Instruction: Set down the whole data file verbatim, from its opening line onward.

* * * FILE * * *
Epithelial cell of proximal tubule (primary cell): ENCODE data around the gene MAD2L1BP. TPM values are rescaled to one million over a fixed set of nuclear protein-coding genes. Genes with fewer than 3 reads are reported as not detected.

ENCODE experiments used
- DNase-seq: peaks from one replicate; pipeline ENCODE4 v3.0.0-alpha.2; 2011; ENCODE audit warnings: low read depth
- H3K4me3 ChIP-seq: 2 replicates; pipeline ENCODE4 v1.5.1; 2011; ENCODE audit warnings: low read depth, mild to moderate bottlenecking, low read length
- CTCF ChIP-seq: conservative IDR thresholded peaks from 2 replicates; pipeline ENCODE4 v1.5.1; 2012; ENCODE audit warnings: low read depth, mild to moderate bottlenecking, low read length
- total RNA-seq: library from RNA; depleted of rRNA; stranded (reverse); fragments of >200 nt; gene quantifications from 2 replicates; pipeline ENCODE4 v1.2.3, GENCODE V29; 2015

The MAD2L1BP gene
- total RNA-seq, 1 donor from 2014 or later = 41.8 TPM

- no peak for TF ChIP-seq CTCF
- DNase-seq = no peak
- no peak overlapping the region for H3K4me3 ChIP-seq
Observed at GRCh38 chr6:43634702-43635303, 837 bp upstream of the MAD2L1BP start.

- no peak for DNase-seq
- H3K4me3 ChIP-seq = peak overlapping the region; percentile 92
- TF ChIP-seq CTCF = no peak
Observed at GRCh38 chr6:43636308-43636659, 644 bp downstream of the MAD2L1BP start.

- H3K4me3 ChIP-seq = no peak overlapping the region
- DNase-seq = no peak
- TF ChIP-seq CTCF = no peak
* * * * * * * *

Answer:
Epithelial cell of proximal tubule (primary cell): ENCODE data around the gene MAD2L1BP. TPM values are rescaled to one million over a fixed set of nuclear protein-coding genes. Genes with fewer than 3 reads are reported as not detected.

ENCODE experiments used
- DNase-seq: peaks from one replicate; pipeline ENCODE4 v3.0.0-alpha.2; 2011; ENCODE audit warnings: low read depth
- H3K4me3 ChIP-seq: 2 replicates; pipeline ENCODE4 v1.5.1; 2011; ENCODE audit warnings: low read depth, mild to moderate bottlenecking, low read length
- CTCF ChIP-seq: conservative IDR thresholded peaks from 2 replicates; pipeline ENCODE4 v1.5.1; 2012; ENCODE audit warnings: low read depth, mild to moderate bottlenecking, low read length
- total RNA-seq: library from RNA; depleted of rRNA; stranded (reverse); fragments of >200 nt; gene quantifications from 2 replicates; pipeline ENCODE4 v1.2.3, GENCODE V29; 2015

The MAD2L1BP gene
- total RNA-seq, 1 donor from 2014 or later = 41.8 TPM

- no peak for TF ChIP-seq CTCF
- DNase-seq = no peak
- no peak overlapping the region for H3K4me3 ChIP-seq
Observed at GRCh38 chr6:43634702-43635303, 837 bp upstream of the MAD2L1BP start.

- no peak for DNase-seq
- H3K4me3 ChIP-seq = peak overlapping the region; percentile 92
- TF ChIP-seq CTCF = no peak
Observed at GRCh38 chr6:43636308-43636659, 644 bp downstream of the MAD2L1BP start.

- H3K4me3 ChIP-seq = no peak overlapping the region
- DNase-seq = no peak
- TF ChIP-seq CTCF = no peak